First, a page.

|Publication number||US4436877 A|
|Application number||US 06/440,132|
|Publication date||Mar 13, 1984|
|Filing date||Nov 8, 1982|
|Priority date||Nov 8, 1982|
|Publication number||06440132, 440132, US 4436877 A, US 4436877A, US-A-4436877, US4436877 A, US4436877A|
|Inventors||Takuzo Kasuga, Katsuhiko Takahashi, Tuneyasu Nakashima|
|Original Assignee||Polyplastics Co., Ltd.|
|Export Citation||BiBTeX, EndNote, RefMan|
|Referenced by (4), Classifications (10), Legal Events (4)|
|External Links: USPTO, USPTO Assignment, Espacenet|
The present invention relates to a polyester resin composition having improved molding properties.
High polymeric or copolymeric polyesters derived from an alkylene glycol and terephthalic acid or isophthalic acid have been employed as engineering plastics in a wide variety of applications due to their excellent mechanical and electrical properties and excellent molding properties. Among these polyester resins, polybutylene terephthalate resins derived from 1,4-butanediol and terephthalic acid or its derivative have been found to be especially versatile as resins suitable for use in injection molding because they have a high degree of crystallinity, good molding properties and good affinity for inorganic fillers such as glass fibers. Further their physical properties such as mechanical properties and heat deflection temperature can be improved by incorporation of such fillers, and they can readily be rendered flame-retardant without substantial loss of their physical properties.
However, when these resins are used in large amounts and for prolonged periods of time in molding applications, the gas evolved from the molten resin, which is predominantly comprised of aromatic dibasic acid such as terephthalic acid, deposits on the mold during molding operation and has detrimental effects such as loss of surface smoothness of the resulting moldings and corrosion of the molds. In order to reduce such detrimental effects, the molds have to be cleaned very frequently and this is a serious problem from the viewpoint of production efficiency and economy.
One object of the present invention is to provide a thermoplastic polyester resin composition which comprises a polyester resin containing a moiety derived from an aromatic dibasic acid such as terephthalic acid as a predominant acidic moiety and which has improved molding properties.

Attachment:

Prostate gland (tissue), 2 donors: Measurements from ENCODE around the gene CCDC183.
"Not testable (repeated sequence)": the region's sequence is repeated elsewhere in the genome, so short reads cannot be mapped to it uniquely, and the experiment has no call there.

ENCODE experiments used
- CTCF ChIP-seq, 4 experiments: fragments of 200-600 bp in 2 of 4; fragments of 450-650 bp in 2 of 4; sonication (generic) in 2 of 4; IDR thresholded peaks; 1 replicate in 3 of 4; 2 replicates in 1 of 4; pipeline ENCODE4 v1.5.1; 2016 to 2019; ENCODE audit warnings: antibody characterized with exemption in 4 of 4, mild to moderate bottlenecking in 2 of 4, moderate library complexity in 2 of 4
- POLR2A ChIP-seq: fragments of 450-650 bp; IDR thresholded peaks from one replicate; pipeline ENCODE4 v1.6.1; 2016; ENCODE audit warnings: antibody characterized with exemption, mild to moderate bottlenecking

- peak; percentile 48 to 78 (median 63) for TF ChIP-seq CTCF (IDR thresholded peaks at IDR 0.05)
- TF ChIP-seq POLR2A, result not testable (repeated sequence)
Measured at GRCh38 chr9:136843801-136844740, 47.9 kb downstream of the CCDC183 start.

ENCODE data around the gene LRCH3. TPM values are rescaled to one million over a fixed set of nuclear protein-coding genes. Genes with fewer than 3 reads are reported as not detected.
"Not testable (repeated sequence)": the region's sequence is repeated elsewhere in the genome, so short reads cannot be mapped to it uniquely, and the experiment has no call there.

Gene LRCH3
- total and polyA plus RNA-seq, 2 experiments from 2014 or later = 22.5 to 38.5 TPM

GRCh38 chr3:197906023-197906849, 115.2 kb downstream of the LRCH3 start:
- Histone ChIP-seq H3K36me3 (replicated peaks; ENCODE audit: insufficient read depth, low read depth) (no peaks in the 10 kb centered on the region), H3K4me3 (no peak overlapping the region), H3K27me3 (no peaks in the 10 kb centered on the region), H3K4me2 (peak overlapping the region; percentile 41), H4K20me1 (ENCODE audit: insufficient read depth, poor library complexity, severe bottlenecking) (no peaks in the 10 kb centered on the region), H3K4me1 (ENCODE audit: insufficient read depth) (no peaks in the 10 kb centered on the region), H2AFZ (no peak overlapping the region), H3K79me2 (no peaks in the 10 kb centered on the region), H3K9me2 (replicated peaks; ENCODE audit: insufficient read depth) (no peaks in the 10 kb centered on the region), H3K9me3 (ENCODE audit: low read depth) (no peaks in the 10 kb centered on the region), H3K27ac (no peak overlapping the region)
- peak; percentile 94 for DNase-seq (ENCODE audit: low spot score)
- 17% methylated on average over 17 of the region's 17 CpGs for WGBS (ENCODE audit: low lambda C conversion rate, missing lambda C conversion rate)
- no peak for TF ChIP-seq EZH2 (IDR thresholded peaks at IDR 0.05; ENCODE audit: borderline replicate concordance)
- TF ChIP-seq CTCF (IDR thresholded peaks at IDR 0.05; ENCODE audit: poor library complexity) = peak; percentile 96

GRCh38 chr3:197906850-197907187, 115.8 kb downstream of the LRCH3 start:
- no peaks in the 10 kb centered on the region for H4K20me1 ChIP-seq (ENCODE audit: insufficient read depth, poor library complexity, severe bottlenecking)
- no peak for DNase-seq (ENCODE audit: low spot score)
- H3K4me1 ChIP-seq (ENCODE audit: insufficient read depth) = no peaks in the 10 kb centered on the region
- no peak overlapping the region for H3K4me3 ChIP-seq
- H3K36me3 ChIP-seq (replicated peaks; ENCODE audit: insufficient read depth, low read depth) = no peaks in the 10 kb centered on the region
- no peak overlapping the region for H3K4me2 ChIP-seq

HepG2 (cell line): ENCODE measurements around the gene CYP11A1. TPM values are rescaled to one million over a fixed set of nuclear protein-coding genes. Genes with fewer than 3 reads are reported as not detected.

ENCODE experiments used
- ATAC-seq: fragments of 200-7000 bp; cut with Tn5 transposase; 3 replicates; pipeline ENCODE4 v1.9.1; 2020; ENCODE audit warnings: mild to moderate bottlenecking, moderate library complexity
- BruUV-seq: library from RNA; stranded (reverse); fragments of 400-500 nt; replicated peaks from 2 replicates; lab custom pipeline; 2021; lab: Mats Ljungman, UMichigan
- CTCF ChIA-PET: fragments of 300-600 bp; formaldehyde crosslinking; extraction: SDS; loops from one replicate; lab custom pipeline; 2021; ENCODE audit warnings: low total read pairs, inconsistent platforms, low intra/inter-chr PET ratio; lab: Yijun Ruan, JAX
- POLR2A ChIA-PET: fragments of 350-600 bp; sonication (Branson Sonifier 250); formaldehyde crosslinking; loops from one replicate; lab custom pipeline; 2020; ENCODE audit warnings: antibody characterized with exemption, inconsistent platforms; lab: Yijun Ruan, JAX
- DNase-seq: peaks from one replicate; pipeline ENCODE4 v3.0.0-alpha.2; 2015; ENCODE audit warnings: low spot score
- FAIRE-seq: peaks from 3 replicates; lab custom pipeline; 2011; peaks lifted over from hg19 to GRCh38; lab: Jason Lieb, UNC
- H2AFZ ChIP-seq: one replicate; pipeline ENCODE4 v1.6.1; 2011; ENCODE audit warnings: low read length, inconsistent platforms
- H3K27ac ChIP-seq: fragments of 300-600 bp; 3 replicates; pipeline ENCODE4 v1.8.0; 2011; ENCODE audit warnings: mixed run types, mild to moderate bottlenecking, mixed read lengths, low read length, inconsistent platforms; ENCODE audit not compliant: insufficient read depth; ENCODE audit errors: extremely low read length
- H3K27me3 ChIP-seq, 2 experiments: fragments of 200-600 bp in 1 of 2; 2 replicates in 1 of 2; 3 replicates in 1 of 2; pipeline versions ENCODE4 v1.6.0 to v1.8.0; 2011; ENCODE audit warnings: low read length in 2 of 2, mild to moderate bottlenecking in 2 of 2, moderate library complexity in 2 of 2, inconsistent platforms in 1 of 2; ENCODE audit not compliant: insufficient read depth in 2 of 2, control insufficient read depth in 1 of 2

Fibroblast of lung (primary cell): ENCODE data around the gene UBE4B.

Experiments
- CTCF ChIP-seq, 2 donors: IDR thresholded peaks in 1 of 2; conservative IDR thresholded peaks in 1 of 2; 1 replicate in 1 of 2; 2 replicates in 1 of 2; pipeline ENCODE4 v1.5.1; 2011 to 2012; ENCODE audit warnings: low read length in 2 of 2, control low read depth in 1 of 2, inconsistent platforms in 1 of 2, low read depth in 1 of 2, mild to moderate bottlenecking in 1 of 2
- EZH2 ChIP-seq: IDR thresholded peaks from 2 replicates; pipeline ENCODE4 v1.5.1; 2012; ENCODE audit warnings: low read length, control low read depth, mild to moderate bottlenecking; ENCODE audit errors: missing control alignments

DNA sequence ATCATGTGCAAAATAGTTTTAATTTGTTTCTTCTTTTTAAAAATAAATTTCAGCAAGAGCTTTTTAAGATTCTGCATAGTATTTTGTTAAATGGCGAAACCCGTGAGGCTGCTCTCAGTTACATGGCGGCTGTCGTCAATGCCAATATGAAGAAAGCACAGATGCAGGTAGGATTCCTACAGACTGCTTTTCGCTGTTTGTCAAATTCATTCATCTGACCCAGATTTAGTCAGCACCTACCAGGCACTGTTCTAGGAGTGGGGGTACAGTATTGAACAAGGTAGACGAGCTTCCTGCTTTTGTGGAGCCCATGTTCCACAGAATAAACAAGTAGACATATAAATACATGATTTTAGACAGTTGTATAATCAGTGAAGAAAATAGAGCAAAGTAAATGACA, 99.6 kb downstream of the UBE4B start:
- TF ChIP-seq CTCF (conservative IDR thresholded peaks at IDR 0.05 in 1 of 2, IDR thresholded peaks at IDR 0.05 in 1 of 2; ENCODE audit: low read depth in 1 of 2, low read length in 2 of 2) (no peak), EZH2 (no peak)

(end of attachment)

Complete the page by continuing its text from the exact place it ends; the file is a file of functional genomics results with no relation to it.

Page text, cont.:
Another object of the present invention is to provide a polyester composition capable of undergoing melt processing such as injection molding with less evolution of vapor of the aromatic dibasic acid moiety, which may cause corrosion of the mold or otherwise adversely affect the melt processing.
It is a further object of the invention to provide a polyester composition which can be injection molded without having to clean the mold so often, which contributes to less down time and a more efficient and economical molding operation and ultimately to saving of resources.
These and other objects, as well as the scope, nature, and utilization of the present invention, will be apparent to those skilled in the art from the following detailed description.
It has now been found that the evolution of an aromatic dibasic acid vapor, e.g., terephthalic acid vapor, encountered during the molding of a polymeric or copolymeric polyester resin, can be controlled very effectively by incorporation of a small amount of a hydantoin compound in the resin.
Thus, in one aspect of the present invention, there is provided a thermoplastic polyester composition comprising (a) a thermoplastic polyester resin which contains a moiety derived from an aromatic dibasic acid as a predominant acidic moiety, and (b) a hydantoin compound in an amount sufficient to substantially retard evolution of aromatic dibasic acid vapor during melt processing of the composition.
The hydantoin compound used in the composition of the present invention includes hydantoin and substituted compounds thereof. They may be either low molecular weight or high molecular weight and may contain one or more hydantoin moieties in each molecule. The substituted hydantoin compounds include those having one or more substituents such as alkyl or aryl groups attached to the carbon atom at the 5-position and/or the nitrogen atoms at the 1- and/or 3-position of the hydantoin nucleus. Examples of suitable hydantoin compounds are hydantoin and those hydantoin compounds having a substituent at the 5-position. These hydantoin compounds may be derived from an α-aminoacid. Particularly useful are phenylhydantoin and p-hydroxyphenylhydantoin which may be derived from phenylglycine and p-hydroxyphenylglycine, respectively.
As previously set forth, the hydantoin compound should be present in an amount sufficient to substantially retard evolution of vapor of the aromatic dibasic acid such as terephthalic acid during melt processing of the polyester composition. However, if present in too large an amount, some hydantoin compounds may be vaporized along with terephthalic acid and be present in the evolved gas. Accordingly, the amount of the hydantoin compound to be used should be carefully decided, particularly when the hydantoin compound is a relatively volatile, low molecular weight one. Such amount may readily be determined by those skilled in the art by experiment.
In general, from 0.01 to 10 parts of a hydantoin compound per 100 parts of the polyester resin has been found effective for the intended purpose. Usually the hydantoin compound is incorporated in an amount of from 0.01 to 5 parts, preferably from 0.01 to 2 parts per 100 parts of the resin. In the description given herein, all the parts are by weight.